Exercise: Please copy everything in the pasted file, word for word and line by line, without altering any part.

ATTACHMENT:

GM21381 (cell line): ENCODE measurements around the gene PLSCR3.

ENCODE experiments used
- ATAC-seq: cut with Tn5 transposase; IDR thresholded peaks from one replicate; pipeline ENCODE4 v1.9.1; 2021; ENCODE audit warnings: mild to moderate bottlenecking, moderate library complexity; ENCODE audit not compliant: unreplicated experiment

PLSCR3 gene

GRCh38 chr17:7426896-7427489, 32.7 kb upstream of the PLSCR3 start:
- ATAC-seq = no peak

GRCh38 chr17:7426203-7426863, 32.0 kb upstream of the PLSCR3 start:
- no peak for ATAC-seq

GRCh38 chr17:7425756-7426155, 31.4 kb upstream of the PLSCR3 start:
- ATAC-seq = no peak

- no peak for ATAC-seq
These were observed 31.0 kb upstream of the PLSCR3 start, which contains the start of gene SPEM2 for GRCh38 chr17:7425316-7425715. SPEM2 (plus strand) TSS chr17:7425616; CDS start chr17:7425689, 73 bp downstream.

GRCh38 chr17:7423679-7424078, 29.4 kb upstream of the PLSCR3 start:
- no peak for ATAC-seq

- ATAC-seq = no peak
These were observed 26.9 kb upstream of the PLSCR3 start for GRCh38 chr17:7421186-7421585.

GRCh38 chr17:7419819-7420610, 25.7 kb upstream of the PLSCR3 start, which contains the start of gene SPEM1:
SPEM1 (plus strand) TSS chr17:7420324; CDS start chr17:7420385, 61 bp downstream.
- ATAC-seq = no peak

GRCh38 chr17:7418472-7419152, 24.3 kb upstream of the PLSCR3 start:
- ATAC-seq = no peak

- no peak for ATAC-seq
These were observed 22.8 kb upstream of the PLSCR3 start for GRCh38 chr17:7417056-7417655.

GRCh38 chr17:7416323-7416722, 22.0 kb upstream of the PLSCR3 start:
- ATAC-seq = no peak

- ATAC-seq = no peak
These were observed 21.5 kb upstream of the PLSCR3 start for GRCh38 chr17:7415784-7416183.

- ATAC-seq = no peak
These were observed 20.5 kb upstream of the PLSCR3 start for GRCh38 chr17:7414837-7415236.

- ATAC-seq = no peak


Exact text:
GM21381 (cell line): ENCODE measurements around the gene PLSCR3.

ENCODE experiments used
- ATAC-seq: cut with Tn5 transposase; IDR thresholded peaks from one replicate; pipeline ENCODE4 v1.9.1; 2021; ENCODE audit warnings: mild to moderate bottlenecking, moderate library complexity; ENCODE audit not compliant: unreplicated experiment

PLSCR3 gene

GRCh38 chr17:7426896-7427489, 32.7 kb upstream of the PLSCR3 start:
- ATAC-seq = no peak

GRCh38 chr17:7426203-7426863, 32.0 kb upstream of the PLSCR3 start:
- no peak for ATAC-seq

GRCh38 chr17:7425756-7426155, 31.4 kb upstream of the PLSCR3 start:
- ATAC-seq = no peak

- no peak for ATAC-seq
These were observed 31.0 kb upstream of the PLSCR3 start, which contains the start of gene SPEM2 for GRCh38 chr17:7425316-7425715. SPEM2 (plus strand) TSS chr17:7425616; CDS start chr17:7425689, 73 bp downstream.

GRCh38 chr17:7423679-7424078, 29.4 kb upstream of the PLSCR3 start:
- no peak for ATAC-seq

- ATAC-seq = no peak
These were observed 26.9 kb upstream of the PLSCR3 start for GRCh38 chr17:7421186-7421585.

GRCh38 chr17:7419819-7420610, 25.7 kb upstream of the PLSCR3 start, which contains the start of gene SPEM1:
SPEM1 (plus strand) TSS chr17:7420324; CDS start chr17:7420385, 61 bp downstream.
- ATAC-seq = no peak

GRCh38 chr17:7418472-7419152, 24.3 kb upstream of the PLSCR3 start:
- ATAC-seq = no peak

- no peak for ATAC-seq
These were observed 22.8 kb upstream of the PLSCR3 start for GRCh38 chr17:7417056-7417655.

GRCh38 chr17:7416323-7416722, 22.0 kb upstream of the PLSCR3 start:
- ATAC-seq = no peak

- ATAC-seq = no peak
These were observed 21.5 kb upstream of the PLSCR3 start for GRCh38 chr17:7415784-7416183.

- ATAC-seq = no peak
These were observed 20.5 kb upstream of the PLSCR3 start for GRCh38 chr17:7414837-7415236.

- ATAC-seq = no peak